This work was performed as part of NSERC project No. A3641 supported by the Natural Sciences & Engineering Research Council of Canada.
Relationships Between Hydrophobicity and Foaming Characteristics of Food Proteins
Article first published online: 25 AUG 2006
Journal of Food Science
Volume 48, Issue 2, pages 588–594, March 1983
How to Cite
TOWNSEND, A.-A. and NAKAI, S. (1983), Relationships Between Hydrophobicity and Foaming Characteristics of Food Proteins. Journal of Food Science, 48: 588–594. doi: 10.1111/j.1365-2621.1983.tb10796.x
- Issue published online: 25 AUG 2006
- Article first published online: 25 AUG 2006
- Ms received 8/13/82; revised 10/30/82; accepted 11/3/82.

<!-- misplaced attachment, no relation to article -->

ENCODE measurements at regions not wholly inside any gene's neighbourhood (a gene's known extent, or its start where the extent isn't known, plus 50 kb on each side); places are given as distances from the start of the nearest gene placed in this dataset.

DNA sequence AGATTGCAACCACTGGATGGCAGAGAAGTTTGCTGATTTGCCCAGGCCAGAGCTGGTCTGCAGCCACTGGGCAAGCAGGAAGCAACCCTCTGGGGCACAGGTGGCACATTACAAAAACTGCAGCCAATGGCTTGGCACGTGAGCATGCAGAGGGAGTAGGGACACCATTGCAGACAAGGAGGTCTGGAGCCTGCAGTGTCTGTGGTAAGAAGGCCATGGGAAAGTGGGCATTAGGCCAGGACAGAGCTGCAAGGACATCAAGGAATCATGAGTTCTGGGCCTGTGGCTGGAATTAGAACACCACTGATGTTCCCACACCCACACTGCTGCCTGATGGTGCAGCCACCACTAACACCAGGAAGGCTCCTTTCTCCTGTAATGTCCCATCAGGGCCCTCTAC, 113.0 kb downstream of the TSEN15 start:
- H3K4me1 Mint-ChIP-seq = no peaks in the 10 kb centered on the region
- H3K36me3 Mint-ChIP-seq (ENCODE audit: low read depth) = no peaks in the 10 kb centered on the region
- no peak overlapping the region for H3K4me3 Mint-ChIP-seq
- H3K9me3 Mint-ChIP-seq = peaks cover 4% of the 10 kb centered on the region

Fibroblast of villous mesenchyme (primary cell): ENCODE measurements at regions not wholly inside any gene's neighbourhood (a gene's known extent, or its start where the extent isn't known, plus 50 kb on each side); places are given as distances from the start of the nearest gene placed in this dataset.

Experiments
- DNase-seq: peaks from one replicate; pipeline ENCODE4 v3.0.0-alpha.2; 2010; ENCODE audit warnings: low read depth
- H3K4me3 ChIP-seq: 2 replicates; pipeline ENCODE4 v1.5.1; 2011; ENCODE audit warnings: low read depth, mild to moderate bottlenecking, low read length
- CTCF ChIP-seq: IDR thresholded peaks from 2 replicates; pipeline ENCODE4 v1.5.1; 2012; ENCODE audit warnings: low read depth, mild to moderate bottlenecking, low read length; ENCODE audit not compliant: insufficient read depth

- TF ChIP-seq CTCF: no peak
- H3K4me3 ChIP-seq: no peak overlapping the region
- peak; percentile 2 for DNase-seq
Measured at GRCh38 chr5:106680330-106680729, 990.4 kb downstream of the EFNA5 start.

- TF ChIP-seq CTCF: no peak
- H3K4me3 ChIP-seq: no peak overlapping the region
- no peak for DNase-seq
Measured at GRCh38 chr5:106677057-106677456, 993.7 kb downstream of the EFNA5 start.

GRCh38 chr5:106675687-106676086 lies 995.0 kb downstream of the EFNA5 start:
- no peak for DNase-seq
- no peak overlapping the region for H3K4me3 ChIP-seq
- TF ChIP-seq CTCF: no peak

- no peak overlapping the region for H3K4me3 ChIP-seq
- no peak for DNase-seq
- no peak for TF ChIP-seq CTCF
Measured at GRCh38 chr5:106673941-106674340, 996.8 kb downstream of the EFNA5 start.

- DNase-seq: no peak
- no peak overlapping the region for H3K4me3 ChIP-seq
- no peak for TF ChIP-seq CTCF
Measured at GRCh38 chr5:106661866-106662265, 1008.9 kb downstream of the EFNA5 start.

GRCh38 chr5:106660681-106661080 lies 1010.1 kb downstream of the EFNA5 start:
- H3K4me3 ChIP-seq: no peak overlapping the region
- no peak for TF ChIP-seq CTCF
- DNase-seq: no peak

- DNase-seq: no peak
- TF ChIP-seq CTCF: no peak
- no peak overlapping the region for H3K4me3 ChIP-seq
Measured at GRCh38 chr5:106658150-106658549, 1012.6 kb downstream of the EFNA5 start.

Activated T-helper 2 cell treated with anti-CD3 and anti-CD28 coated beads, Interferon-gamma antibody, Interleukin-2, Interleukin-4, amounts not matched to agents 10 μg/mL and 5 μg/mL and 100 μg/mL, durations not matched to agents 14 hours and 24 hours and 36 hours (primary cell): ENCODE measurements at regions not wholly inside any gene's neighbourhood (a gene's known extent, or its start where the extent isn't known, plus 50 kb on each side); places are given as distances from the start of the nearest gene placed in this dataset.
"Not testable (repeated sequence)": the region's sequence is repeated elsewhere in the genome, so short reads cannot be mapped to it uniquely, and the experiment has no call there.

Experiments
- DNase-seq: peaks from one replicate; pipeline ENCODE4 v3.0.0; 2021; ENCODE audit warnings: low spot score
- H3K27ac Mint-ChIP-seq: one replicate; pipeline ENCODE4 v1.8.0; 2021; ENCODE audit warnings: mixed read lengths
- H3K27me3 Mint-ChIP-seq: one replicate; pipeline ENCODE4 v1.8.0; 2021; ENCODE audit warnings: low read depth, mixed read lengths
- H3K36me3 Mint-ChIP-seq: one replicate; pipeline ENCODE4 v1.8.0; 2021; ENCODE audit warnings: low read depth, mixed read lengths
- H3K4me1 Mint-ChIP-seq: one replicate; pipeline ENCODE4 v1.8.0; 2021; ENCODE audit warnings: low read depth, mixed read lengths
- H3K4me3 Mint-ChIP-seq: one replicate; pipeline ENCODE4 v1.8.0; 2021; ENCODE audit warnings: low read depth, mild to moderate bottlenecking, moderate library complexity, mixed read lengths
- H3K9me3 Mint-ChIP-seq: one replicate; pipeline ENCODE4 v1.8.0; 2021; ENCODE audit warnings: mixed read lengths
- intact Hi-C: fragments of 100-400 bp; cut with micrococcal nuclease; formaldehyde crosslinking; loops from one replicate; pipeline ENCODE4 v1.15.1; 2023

Hydrophobocity measured fluorometrically for food proteins and pure proteins using cis-parinaric acid as a hydrophobic probe had significant correlations to foaming capacity when the proteins in solution were unfolded by heating in boiling water in the presence of 1.5% dodecyl sulphate prior to fluorometric measurement. Hydrophobicity measured without unfolding, which had previously shown a significant correlation to emulsification, was not significantly correlated with foaming capacity. Two highly significant regression equations were generated: one included hydrophobicity and dispersibility and the other, hydrophobicity and viscosity as the independent variables. High hydrophobicity and viscosity and moderate dispersibility were associated with optimum foaming capacity. There was a significant negative relationship between foam stability and charge density. Hydrophobicity and viscosity were also important in foam stability.